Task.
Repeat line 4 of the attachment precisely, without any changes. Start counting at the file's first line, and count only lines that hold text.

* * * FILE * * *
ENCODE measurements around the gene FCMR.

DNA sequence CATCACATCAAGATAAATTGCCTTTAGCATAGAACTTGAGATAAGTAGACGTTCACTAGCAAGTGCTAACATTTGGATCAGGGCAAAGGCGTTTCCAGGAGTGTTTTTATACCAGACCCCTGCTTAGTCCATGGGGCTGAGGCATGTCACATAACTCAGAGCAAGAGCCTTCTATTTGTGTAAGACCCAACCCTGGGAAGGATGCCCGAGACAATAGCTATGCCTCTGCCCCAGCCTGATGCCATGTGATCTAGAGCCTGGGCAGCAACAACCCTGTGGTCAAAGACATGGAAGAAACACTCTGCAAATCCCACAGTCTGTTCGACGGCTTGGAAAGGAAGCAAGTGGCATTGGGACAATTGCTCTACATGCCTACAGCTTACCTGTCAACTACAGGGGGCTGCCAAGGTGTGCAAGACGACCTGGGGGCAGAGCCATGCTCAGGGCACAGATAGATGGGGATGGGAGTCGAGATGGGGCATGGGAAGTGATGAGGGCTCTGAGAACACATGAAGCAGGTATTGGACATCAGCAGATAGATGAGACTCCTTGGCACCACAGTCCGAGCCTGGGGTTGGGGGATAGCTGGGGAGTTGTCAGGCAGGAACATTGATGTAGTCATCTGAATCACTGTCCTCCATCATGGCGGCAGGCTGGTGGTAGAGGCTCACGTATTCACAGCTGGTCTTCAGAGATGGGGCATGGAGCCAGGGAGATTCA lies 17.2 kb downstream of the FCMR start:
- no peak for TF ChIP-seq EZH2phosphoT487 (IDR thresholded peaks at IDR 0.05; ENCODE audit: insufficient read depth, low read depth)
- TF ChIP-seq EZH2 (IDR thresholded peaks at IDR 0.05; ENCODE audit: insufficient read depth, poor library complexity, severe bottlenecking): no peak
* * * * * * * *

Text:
- TF ChIP-seq EZH2 (IDR thresholded peaks at IDR 0.05; ENCODE audit: insufficient read depth, poor library complexity, severe bottlenecking): no peak